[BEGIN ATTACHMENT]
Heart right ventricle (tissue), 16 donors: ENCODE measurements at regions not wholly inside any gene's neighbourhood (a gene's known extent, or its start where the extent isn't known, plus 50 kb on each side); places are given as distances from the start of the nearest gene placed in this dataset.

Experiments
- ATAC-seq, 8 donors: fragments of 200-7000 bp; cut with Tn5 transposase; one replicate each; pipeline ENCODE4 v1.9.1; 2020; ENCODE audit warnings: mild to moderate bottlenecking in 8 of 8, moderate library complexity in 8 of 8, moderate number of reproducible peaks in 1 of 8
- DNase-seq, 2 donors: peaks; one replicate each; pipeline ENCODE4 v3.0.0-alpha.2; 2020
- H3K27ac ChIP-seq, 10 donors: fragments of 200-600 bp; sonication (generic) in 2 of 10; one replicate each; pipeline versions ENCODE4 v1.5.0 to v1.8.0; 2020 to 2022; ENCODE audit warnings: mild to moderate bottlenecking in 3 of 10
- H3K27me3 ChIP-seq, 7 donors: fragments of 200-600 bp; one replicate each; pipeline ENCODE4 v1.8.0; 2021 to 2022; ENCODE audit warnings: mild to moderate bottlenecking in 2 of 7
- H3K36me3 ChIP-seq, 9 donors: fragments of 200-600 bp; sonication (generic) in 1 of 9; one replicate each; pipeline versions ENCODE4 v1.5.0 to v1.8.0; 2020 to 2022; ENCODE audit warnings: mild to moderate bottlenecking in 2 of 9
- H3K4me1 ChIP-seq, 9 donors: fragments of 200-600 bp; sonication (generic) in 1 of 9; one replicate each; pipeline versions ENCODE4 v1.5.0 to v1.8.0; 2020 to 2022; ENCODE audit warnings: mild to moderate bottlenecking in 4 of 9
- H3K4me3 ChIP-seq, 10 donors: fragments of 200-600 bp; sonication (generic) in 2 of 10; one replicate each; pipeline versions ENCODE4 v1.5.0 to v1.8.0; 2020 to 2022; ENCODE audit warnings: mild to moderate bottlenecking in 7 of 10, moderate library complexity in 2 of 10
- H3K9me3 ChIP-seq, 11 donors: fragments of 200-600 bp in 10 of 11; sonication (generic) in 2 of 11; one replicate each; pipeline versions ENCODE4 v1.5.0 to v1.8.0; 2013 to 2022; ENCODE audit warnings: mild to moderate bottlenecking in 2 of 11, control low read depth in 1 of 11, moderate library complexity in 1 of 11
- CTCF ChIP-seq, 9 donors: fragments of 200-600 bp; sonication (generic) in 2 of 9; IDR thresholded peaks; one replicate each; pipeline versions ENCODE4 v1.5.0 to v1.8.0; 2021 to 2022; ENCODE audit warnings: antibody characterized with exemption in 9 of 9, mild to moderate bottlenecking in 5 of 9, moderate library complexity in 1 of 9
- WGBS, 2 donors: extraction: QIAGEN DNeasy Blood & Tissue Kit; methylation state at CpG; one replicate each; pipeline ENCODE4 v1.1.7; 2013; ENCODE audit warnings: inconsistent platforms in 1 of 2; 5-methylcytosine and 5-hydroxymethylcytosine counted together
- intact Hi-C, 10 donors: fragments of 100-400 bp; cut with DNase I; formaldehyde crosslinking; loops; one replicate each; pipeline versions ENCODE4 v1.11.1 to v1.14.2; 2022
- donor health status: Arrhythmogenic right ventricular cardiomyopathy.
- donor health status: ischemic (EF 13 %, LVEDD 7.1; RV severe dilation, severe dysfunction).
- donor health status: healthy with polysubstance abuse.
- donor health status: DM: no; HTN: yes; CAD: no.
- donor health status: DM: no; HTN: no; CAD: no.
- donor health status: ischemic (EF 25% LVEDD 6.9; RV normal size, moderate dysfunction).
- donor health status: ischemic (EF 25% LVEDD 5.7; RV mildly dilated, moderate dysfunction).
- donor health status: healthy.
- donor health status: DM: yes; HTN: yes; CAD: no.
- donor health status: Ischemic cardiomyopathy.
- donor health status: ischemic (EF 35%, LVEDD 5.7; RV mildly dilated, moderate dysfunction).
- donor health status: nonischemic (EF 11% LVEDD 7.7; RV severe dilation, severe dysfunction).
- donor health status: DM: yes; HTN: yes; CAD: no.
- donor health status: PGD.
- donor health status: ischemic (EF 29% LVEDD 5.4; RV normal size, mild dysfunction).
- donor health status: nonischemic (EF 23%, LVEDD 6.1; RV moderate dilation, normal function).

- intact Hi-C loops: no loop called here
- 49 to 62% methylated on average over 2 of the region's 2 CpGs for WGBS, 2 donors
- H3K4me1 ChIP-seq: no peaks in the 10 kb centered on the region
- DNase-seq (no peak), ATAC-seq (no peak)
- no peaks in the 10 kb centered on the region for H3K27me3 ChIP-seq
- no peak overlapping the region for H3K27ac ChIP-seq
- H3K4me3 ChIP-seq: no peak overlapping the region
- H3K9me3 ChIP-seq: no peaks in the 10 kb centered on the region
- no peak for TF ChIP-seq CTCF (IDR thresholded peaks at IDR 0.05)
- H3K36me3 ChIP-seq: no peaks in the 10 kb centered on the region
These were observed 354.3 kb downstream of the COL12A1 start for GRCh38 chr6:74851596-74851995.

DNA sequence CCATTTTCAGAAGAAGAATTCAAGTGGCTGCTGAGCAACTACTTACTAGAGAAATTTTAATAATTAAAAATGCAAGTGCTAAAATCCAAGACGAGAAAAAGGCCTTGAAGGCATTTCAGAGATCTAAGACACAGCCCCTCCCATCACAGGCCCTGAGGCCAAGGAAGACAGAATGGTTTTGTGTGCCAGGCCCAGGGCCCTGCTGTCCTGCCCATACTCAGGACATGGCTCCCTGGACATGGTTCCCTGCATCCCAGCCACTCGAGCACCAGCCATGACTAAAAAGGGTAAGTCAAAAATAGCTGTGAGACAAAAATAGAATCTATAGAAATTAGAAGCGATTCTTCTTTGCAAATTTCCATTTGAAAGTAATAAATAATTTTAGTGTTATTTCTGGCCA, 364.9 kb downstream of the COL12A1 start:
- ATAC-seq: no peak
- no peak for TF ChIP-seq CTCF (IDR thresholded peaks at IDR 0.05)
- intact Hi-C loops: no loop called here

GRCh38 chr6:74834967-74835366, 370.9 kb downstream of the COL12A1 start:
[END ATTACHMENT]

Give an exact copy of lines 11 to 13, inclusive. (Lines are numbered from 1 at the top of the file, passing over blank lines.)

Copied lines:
- CTCF ChIP-seq, 9 donors: fragments of 200-600 bp; sonication (generic) in 2 of 9; IDR thresholded peaks; one replicate each; pipeline versions ENCODE4 v1.5.0 to v1.8.0; 2021 to 2022; ENCODE audit warnings: antibody characterized with exemption in 9 of 9, mild to moderate bottlenecking in 5 of 9, moderate library complexity in 1 of 9
- WGBS, 2 donors: extraction: QIAGEN DNeasy Blood & Tissue Kit; methylation state at CpG; one replicate each; pipeline ENCODE4 v1.1.7; 2013; ENCODE audit warnings: inconsistent platforms in 1 of 2; 5-methylcytosine and 5-hydroxymethylcytosine counted together
- intact Hi-C, 10 donors: fragments of 100-400 bp; cut with DNase I; formaldehyde crosslinking; loops; one replicate each; pipeline versions ENCODE4 v1.11.1 to v1.14.2; 2022